With their announcement of His Royal Highness Prince George of Cambridge, the Duke and Duchess of Cambridge wasted little time putting to rest speculation about the name of the U.K.'s newest royal. (And that speculation was rife — bookies in the United Kingdom had been doing brisk business on baby name wagers for weeks.)
The quick naming — just two days after little George Alexander Louis' birth — was a bit of a departure for the royal family, as Eyder noted. Many monarchy-watchers weren't expecting the announcement for weeks.
All of which got us wondering: Just how long can a bundle of joy remain nameless? Turns out the royal couple could have dragged their feet for some time. In much of the U.K., parents have 42 days to register a child's birth — and "when you register the birth, you have to give the child a name," says Gillian Green of the United Kingdom's General Register Office. That means both a "forename" and a surname.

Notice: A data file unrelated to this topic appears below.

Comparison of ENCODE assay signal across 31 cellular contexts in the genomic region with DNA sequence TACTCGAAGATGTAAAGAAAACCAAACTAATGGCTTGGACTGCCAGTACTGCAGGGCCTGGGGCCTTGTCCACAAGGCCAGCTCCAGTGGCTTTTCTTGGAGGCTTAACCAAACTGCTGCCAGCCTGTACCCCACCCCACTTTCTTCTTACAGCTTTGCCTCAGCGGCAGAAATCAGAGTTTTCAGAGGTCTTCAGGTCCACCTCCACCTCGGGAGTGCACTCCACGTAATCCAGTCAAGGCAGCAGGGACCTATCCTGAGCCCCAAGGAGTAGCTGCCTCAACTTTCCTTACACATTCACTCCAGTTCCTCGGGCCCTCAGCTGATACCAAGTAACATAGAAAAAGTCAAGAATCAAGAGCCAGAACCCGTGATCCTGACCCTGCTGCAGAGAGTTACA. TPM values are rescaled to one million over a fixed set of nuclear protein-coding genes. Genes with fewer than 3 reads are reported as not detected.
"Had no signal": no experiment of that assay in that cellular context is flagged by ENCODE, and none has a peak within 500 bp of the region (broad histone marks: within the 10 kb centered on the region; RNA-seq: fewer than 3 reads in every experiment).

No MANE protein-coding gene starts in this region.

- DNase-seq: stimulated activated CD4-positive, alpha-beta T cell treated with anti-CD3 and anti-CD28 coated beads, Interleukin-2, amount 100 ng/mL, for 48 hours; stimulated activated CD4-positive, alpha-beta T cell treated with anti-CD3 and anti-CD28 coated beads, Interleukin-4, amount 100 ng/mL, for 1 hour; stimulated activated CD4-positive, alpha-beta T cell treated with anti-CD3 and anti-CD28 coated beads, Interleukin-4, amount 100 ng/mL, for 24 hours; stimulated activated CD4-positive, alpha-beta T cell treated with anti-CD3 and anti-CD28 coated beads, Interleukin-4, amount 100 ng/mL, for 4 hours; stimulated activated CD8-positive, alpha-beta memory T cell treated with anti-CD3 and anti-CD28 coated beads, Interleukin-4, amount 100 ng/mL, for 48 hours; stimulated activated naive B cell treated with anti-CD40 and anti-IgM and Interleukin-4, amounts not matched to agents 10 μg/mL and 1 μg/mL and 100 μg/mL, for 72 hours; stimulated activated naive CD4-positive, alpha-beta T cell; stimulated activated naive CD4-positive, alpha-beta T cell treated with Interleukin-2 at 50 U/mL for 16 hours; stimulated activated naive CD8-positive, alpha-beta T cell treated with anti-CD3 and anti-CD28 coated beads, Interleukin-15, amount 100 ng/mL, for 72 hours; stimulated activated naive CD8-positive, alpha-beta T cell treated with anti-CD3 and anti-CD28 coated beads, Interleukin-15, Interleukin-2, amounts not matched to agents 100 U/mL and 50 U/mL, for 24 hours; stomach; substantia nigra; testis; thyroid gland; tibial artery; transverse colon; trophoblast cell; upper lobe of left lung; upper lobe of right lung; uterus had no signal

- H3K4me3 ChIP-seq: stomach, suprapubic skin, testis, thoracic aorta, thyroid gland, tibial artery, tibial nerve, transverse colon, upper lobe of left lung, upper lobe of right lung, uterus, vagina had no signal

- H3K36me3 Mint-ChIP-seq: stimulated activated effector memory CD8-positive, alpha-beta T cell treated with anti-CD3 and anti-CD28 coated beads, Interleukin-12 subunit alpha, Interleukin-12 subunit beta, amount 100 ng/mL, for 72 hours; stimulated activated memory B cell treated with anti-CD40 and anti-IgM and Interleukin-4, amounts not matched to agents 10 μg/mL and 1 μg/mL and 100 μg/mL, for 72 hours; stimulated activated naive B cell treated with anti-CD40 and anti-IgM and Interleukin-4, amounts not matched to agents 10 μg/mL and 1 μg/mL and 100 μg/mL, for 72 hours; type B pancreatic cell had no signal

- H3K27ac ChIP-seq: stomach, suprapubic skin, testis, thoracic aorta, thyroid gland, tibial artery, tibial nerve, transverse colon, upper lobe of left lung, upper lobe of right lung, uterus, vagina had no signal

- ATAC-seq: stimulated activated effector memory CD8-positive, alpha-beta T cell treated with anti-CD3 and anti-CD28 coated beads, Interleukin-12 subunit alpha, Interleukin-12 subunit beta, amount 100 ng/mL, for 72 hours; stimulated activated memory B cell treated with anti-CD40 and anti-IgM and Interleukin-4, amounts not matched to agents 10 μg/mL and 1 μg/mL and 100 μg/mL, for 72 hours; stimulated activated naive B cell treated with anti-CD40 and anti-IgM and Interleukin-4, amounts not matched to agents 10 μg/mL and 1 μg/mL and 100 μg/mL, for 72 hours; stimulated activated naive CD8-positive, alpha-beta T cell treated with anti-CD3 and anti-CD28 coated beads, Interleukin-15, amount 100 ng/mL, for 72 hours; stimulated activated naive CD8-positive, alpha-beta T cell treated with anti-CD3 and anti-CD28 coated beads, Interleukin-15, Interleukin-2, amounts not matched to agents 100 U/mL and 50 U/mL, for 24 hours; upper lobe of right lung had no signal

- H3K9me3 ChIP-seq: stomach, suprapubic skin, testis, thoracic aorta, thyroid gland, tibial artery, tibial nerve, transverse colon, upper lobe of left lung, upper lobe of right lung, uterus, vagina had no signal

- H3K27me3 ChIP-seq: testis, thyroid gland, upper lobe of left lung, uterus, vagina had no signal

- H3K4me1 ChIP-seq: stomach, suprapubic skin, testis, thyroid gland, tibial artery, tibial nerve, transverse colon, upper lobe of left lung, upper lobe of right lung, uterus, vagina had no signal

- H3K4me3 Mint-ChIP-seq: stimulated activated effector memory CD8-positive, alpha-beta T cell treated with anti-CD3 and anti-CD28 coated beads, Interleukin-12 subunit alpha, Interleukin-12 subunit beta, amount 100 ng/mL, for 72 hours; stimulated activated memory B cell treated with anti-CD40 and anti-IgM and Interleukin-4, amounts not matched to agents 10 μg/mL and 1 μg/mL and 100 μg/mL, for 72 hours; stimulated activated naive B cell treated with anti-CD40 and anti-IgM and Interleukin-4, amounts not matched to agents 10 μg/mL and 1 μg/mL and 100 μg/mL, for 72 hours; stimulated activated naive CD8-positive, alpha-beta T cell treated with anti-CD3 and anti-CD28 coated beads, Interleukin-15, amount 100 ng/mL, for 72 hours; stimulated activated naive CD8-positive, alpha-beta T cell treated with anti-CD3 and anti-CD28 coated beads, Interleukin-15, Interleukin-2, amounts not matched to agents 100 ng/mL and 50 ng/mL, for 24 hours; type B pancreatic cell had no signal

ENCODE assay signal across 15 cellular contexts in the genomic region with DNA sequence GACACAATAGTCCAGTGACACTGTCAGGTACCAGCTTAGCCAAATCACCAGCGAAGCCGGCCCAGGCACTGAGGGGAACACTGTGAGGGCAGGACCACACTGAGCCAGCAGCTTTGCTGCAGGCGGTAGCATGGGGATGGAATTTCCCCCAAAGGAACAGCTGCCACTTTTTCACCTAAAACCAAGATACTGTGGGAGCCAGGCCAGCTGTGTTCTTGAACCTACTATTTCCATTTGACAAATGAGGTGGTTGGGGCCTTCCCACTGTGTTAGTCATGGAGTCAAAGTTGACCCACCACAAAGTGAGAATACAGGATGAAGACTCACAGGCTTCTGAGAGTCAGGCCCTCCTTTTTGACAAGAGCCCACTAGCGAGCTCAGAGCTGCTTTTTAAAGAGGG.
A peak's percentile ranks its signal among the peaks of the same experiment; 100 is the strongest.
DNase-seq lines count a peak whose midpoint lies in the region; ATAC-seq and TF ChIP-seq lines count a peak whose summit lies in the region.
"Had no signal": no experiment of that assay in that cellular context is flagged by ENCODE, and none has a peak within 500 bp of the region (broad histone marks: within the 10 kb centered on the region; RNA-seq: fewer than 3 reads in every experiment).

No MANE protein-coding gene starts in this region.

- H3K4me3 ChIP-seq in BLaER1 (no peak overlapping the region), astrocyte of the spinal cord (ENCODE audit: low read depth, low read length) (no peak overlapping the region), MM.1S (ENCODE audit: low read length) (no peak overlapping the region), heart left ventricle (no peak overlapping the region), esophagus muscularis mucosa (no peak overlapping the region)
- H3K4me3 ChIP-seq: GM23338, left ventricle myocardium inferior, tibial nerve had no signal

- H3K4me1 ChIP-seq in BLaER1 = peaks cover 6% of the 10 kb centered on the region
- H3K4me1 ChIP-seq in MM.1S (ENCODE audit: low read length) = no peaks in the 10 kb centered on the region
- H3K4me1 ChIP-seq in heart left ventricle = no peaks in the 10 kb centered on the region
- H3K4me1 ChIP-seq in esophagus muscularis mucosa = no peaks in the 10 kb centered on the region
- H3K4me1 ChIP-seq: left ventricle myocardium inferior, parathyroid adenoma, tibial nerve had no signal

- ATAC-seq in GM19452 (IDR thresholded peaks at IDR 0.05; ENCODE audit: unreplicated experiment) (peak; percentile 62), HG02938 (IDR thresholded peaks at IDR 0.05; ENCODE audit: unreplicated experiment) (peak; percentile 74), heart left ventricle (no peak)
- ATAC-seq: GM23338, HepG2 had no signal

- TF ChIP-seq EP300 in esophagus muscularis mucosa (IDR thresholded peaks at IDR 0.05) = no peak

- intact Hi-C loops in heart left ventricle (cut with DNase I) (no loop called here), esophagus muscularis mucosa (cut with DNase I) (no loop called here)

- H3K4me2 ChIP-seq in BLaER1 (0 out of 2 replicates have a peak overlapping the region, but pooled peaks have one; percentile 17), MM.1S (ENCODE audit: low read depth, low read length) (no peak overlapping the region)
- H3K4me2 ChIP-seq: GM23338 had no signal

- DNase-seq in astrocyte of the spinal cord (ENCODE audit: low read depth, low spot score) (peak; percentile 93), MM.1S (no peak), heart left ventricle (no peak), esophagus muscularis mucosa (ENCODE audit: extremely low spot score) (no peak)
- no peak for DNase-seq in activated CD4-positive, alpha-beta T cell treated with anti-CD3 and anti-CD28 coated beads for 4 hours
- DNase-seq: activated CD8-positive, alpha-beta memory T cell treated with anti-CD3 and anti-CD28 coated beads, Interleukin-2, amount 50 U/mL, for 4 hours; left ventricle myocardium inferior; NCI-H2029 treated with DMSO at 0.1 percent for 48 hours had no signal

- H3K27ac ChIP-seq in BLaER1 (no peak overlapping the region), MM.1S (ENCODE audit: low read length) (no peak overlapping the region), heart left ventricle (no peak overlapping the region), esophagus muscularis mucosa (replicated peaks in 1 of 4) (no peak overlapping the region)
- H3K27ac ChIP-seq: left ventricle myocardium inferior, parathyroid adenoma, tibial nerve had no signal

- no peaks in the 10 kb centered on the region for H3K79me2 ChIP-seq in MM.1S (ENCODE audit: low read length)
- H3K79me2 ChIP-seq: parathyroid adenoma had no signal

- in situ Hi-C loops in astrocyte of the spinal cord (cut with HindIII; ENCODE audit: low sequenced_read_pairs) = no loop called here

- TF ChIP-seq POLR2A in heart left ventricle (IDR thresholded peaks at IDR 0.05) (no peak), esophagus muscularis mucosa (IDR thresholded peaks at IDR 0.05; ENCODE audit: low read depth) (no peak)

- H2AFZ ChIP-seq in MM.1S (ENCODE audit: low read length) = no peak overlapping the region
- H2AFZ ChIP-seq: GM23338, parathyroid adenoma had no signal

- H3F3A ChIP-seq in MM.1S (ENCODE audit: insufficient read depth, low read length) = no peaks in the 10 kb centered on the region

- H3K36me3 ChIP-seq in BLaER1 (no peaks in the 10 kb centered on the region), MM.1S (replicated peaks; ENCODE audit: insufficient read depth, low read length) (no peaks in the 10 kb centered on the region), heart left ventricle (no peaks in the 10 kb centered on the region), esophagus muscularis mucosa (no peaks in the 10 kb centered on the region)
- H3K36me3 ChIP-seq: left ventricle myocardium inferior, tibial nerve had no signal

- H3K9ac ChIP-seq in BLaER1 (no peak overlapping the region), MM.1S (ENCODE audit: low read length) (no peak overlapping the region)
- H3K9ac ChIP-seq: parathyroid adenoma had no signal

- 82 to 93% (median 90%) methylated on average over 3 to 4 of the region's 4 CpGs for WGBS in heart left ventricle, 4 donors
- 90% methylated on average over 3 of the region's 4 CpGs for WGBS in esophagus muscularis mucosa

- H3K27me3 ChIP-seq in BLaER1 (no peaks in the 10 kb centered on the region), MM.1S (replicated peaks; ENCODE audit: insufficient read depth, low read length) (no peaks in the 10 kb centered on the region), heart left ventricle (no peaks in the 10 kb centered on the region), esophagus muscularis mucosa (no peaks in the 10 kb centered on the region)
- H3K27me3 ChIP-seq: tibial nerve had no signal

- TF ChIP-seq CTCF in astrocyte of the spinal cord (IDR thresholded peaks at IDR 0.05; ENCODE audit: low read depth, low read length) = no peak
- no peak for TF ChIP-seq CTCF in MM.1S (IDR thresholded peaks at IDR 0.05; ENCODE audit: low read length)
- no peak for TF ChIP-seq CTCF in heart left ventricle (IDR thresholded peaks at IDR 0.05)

And if William and Kate have namer's remorse? Never fear ... parents there have a year to go through a formal correction or re-registration process.
Much easier, though, to get it right the first time.
In the U.S., it's a bit more complicated. Laws pertaining to the birth registration are up to the states, and they're all over the map, so to speak. In Minnesota, for example, you have five days to register your wee one — and "if you do not name your child within five (5) days, the record will be filed as "baby boy" or "baby girl." If "baby" just doesn't seem a good fit, you've got 40 more days to change it, free of charge.
Ohio offers stumped parents a bit more wiggle room. You have 10 days to register in that state, but if you haven't provided a given name at registration, "a supplemental report of such given name may be completed and presented within one year after the birth."
And if you're truly stumped? Never fear — there's always the Social Security Administration's annual most popular baby names list to help.
If you're looking for something a bit more original, though, you may want to steer clear of "North" — that one's already taken.